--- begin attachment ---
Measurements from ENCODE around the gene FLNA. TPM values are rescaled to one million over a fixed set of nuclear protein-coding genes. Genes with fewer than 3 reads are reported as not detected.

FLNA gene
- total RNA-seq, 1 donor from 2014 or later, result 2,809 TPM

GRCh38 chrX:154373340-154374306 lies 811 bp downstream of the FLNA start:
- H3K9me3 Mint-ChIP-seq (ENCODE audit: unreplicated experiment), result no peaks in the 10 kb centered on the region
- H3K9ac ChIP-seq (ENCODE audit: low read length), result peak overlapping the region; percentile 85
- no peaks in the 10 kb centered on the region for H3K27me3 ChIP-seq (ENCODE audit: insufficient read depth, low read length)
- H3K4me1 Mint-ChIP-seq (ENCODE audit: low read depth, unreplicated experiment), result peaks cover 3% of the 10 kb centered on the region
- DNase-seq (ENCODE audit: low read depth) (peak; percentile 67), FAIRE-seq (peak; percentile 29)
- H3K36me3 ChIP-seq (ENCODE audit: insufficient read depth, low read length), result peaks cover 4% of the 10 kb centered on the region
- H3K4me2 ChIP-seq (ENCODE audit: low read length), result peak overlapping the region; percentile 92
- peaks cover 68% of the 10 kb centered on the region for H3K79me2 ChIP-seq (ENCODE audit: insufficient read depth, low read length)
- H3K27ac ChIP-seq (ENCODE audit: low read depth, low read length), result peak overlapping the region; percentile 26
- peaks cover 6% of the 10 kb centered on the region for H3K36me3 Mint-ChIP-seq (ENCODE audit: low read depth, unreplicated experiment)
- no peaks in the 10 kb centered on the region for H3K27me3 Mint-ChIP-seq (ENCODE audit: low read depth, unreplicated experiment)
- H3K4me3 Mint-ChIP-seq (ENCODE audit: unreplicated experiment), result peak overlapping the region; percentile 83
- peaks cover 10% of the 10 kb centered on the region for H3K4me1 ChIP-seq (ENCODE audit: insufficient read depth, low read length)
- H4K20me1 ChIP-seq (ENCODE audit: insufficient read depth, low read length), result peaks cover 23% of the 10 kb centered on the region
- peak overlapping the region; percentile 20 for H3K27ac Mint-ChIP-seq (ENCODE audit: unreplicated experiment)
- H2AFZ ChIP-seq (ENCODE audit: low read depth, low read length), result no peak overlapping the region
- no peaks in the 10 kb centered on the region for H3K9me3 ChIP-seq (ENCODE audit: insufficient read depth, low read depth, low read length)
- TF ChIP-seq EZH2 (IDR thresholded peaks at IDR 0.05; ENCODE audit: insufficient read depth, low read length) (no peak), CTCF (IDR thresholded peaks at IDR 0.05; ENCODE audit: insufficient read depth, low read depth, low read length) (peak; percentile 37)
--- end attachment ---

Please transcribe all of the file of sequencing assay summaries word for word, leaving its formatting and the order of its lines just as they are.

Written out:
Measurements from ENCODE around the gene FLNA. TPM values are rescaled to one million over a fixed set of nuclear protein-coding genes. Genes with fewer than 3 reads are reported as not detected.

FLNA gene
- total RNA-seq, 1 donor from 2014 or later, result 2,809 TPM

GRCh38 chrX:154373340-154374306 lies 811 bp downstream of the FLNA start:
- H3K9me3 Mint-ChIP-seq (ENCODE audit: unreplicated experiment), result no peaks in the 10 kb centered on the region
- H3K9ac ChIP-seq (ENCODE audit: low read length), result peak overlapping the region; percentile 85
- no peaks in the 10 kb centered on the region for H3K27me3 ChIP-seq (ENCODE audit: insufficient read depth, low read length)
- H3K4me1 Mint-ChIP-seq (ENCODE audit: low read depth, unreplicated experiment), result peaks cover 3% of the 10 kb centered on the region
- DNase-seq (ENCODE audit: low read depth) (peak; percentile 67), FAIRE-seq (peak; percentile 29)
- H3K36me3 ChIP-seq (ENCODE audit: insufficient read depth, low read length), result peaks cover 4% of the 10 kb centered on the region
- H3K4me2 ChIP-seq (ENCODE audit: low read length), result peak overlapping the region; percentile 92
- peaks cover 68% of the 10 kb centered on the region for H3K79me2 ChIP-seq (ENCODE audit: insufficient read depth, low read length)
- H3K27ac ChIP-seq (ENCODE audit: low read depth, low read length), result peak overlapping the region; percentile 26
- peaks cover 6% of the 10 kb centered on the region for H3K36me3 Mint-ChIP-seq (ENCODE audit: low read depth, unreplicated experiment)
- no peaks in the 10 kb centered on the region for H3K27me3 Mint-ChIP-seq (ENCODE audit: low read depth, unreplicated experiment)
- H3K4me3 Mint-ChIP-seq (ENCODE audit: unreplicated experiment), result peak overlapping the region; percentile 83
- peaks cover 10% of the 10 kb centered on the region for H3K4me1 ChIP-seq (ENCODE audit: insufficient read depth, low read length)
- H4K20me1 ChIP-seq (ENCODE audit: insufficient read depth, low read length), result peaks cover 23% of the 10 kb centered on the region
- peak overlapping the region; percentile 20 for H3K27ac Mint-ChIP-seq (ENCODE audit: unreplicated experiment)
- H2AFZ ChIP-seq (ENCODE audit: low read depth, low read length), result no peak overlapping the region
- no peaks in the 10 kb centered on the region for H3K9me3 ChIP-seq (ENCODE audit: insufficient read depth, low read depth, low read length)
- TF ChIP-seq EZH2 (IDR thresholded peaks at IDR 0.05; ENCODE audit: insufficient read depth, low read length) (no peak), CTCF (IDR thresholded peaks at IDR 0.05; ENCODE audit: insufficient read depth, low read depth, low read length) (peak; percentile 37)